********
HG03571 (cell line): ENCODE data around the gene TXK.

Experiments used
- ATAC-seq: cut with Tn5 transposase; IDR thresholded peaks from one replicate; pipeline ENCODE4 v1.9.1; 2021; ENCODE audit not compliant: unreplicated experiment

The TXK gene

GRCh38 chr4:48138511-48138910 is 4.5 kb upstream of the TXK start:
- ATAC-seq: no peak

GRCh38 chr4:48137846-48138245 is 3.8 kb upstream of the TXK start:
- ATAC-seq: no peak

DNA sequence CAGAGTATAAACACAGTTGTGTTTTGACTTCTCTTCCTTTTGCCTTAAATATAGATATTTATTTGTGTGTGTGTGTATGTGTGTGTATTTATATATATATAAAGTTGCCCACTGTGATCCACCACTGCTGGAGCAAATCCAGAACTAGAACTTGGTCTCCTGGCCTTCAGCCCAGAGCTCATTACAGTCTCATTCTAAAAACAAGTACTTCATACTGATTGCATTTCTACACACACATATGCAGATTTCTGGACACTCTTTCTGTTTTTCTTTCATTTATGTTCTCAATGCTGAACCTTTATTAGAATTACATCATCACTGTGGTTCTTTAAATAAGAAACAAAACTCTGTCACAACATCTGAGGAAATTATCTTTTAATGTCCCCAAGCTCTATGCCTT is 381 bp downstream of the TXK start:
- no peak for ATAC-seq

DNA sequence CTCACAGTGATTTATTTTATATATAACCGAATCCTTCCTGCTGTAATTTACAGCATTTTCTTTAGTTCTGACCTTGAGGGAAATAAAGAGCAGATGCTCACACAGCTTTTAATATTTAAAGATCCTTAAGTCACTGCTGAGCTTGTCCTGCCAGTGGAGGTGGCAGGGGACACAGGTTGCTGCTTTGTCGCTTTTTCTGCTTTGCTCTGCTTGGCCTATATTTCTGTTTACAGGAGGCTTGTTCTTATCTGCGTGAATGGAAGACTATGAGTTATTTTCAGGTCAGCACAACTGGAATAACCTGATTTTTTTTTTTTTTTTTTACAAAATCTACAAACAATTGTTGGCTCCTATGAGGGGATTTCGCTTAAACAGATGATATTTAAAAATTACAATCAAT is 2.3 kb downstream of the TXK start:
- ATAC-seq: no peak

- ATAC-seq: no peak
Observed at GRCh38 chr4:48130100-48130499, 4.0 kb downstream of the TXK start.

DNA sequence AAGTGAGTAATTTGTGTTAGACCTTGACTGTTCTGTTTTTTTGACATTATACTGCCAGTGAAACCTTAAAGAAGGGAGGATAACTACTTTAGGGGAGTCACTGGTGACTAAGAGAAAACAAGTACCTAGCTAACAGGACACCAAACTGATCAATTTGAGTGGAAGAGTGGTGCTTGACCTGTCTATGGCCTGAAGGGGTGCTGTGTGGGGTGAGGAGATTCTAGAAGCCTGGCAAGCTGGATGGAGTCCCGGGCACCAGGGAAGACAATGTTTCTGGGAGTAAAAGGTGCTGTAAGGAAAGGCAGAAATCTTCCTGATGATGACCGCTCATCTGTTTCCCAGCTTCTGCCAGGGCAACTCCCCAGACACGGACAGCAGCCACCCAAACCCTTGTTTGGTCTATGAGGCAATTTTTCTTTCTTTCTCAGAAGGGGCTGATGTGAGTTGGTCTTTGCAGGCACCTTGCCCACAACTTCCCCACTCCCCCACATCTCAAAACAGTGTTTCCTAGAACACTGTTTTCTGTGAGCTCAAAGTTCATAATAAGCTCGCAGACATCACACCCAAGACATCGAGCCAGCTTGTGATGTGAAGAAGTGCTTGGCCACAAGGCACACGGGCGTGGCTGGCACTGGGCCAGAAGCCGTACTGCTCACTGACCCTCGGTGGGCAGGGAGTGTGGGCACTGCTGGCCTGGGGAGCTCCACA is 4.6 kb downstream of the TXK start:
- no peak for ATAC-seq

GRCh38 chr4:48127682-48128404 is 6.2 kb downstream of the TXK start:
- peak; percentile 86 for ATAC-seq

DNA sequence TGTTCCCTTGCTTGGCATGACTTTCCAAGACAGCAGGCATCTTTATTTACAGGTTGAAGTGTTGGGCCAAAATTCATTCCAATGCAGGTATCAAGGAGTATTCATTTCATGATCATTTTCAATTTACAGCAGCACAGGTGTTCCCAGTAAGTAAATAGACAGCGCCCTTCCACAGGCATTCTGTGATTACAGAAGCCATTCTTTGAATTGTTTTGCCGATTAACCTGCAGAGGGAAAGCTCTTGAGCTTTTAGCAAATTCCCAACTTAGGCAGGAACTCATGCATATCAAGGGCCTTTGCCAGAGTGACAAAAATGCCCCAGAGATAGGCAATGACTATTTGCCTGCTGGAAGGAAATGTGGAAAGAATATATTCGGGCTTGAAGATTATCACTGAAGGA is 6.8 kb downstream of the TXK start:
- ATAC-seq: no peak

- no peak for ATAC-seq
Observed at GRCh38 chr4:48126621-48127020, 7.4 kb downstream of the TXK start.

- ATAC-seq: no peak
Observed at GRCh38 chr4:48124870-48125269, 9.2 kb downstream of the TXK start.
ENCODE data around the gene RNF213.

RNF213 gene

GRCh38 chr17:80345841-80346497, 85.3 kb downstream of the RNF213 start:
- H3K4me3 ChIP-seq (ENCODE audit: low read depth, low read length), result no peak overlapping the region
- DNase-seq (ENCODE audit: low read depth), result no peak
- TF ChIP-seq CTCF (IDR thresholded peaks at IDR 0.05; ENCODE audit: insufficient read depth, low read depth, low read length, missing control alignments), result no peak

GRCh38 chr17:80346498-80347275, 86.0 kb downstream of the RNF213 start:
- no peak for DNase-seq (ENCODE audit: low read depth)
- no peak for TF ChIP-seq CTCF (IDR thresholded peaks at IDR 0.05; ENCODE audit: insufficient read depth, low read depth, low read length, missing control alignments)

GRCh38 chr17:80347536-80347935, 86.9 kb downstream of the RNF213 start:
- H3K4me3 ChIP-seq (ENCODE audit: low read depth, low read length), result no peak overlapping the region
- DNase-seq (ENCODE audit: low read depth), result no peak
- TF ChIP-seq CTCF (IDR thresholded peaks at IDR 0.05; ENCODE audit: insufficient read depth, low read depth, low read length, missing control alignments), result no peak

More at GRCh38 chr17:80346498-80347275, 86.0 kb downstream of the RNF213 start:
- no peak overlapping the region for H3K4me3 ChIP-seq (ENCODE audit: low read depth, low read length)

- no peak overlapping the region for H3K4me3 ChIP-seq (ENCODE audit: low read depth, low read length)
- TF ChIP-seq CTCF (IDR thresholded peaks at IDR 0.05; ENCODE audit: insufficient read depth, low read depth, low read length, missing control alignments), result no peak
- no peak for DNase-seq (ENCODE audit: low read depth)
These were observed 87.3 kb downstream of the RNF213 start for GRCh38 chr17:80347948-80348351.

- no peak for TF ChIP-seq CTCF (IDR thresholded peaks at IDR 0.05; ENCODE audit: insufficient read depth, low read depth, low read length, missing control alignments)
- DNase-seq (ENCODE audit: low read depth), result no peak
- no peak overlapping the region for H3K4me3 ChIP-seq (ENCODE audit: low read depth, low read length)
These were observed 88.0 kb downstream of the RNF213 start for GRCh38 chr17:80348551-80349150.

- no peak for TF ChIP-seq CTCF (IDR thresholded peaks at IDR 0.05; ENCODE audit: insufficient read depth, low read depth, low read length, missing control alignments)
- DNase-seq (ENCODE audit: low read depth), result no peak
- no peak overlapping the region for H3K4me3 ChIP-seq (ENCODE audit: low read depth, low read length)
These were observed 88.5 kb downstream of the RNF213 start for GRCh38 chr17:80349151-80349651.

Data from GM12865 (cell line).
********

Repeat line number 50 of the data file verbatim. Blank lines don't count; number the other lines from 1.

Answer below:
- no peak overlapping the region for H3K4me3 ChIP-seq (ENCODE audit: low read depth, low read length)